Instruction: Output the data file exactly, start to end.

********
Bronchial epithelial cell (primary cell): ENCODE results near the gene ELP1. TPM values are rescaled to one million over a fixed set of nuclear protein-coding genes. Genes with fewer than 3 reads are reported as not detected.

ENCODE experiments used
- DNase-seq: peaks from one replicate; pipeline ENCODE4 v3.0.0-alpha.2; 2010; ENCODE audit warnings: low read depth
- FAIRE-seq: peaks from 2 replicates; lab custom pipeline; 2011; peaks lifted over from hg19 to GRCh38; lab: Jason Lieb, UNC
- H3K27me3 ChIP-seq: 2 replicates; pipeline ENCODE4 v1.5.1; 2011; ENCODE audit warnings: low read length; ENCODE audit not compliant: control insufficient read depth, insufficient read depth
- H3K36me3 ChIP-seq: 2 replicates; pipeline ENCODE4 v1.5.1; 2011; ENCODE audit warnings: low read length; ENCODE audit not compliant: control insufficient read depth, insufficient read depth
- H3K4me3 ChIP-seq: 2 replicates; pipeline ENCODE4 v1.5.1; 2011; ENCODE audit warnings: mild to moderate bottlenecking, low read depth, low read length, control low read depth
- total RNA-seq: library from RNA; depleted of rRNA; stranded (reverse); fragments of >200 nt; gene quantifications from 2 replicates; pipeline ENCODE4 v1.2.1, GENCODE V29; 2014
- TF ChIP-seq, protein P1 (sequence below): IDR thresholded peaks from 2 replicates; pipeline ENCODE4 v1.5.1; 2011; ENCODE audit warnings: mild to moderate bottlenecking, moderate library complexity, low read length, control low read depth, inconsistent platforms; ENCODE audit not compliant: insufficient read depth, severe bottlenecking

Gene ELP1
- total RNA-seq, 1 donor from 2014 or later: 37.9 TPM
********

Bronchial epithelial cell (primary cell): ENCODE results near the gene ELP1. TPM values are rescaled to one million over a fixed set of nuclear protein-coding genes. Genes with fewer than 3 reads are reported as not detected.

ENCODE experiments used
- DNase-seq: peaks from one replicate; pipeline ENCODE4 v3.0.0-alpha.2; 2010; ENCODE audit warnings: low read depth
- FAIRE-seq: peaks from 2 replicates; lab custom pipeline; 2011; peaks lifted over from hg19 to GRCh38; lab: Jason Lieb, UNC
- H3K27me3 ChIP-seq: 2 replicates; pipeline ENCODE4 v1.5.1; 2011; ENCODE audit warnings: low read length; ENCODE audit not compliant: control insufficient read depth, insufficient read depth
- H3K36me3 ChIP-seq: 2 replicates; pipeline ENCODE4 v1.5.1; 2011; ENCODE audit warnings: low read length; ENCODE audit not compliant: control insufficient read depth, insufficient read depth
- H3K4me3 ChIP-seq: 2 replicates; pipeline ENCODE4 v1.5.1; 2011; ENCODE audit warnings: mild to moderate bottlenecking, low read depth, low read length, control low read depth
- total RNA-seq: library from RNA; depleted of rRNA; stranded (reverse); fragments of >200 nt; gene quantifications from 2 replicates; pipeline ENCODE4 v1.2.1, GENCODE V29; 2014
- TF ChIP-seq, protein P1 (sequence below): IDR thresholded peaks from 2 replicates; pipeline ENCODE4 v1.5.1; 2011; ENCODE audit warnings: mild to moderate bottlenecking, moderate library complexity, low read length, control low read depth, inconsistent platforms; ENCODE audit not compliant: insufficient read depth, severe bottlenecking

Gene ELP1
- total RNA-seq, 1 donor from 2014 or later: 37.9 TPM